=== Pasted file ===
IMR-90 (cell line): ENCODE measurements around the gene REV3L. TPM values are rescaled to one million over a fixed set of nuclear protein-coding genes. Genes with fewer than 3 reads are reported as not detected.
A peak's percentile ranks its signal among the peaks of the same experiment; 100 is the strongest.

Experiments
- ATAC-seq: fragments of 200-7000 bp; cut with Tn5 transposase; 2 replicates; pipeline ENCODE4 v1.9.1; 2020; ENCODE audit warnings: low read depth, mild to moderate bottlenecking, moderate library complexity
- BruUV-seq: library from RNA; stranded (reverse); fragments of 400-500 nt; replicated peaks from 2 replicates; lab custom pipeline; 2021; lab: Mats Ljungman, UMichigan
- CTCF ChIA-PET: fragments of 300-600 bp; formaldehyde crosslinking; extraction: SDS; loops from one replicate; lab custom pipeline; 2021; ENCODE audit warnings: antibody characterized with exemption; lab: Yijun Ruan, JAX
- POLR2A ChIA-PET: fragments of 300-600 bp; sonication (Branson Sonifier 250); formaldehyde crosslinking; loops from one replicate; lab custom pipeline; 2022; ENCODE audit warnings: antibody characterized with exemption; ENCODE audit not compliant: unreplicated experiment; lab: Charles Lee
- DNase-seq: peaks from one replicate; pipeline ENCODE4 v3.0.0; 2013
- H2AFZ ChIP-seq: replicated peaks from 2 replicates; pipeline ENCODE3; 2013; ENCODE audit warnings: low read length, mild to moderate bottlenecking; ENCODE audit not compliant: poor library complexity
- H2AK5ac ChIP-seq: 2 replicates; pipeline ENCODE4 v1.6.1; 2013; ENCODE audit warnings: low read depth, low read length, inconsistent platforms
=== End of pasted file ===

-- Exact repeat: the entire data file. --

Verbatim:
IMR-90 (cell line): ENCODE measurements around the gene REV3L. TPM values are rescaled to one million over a fixed set of nuclear protein-coding genes. Genes with fewer than 3 reads are reported as not detected.
A peak's percentile ranks its signal among the peaks of the same experiment; 100 is the strongest.

Experiments
- ATAC-seq: fragments of 200-7000 bp; cut with Tn5 transposase; 2 replicates; pipeline ENCODE4 v1.9.1; 2020; ENCODE audit warnings: low read depth, mild to moderate bottlenecking, moderate library complexity
- BruUV-seq: library from RNA; stranded (reverse); fragments of 400-500 nt; replicated peaks from 2 replicates; lab custom pipeline; 2021; lab: Mats Ljungman, UMichigan
- CTCF ChIA-PET: fragments of 300-600 bp; formaldehyde crosslinking; extraction: SDS; loops from one replicate; lab custom pipeline; 2021; ENCODE audit warnings: antibody characterized with exemption; lab: Yijun Ruan, JAX
- POLR2A ChIA-PET: fragments of 300-600 bp; sonication (Branson Sonifier 250); formaldehyde crosslinking; loops from one replicate; lab custom pipeline; 2022; ENCODE audit warnings: antibody characterized with exemption; ENCODE audit not compliant: unreplicated experiment; lab: Charles Lee
- DNase-seq: peaks from one replicate; pipeline ENCODE4 v3.0.0; 2013
- H2AFZ ChIP-seq: replicated peaks from 2 replicates; pipeline ENCODE3; 2013; ENCODE audit warnings: low read length, mild to moderate bottlenecking; ENCODE audit not compliant: poor library complexity
- H2AK5ac ChIP-seq: 2 replicates; pipeline ENCODE4 v1.6.1; 2013; ENCODE audit warnings: low read depth, low read length, inconsistent platforms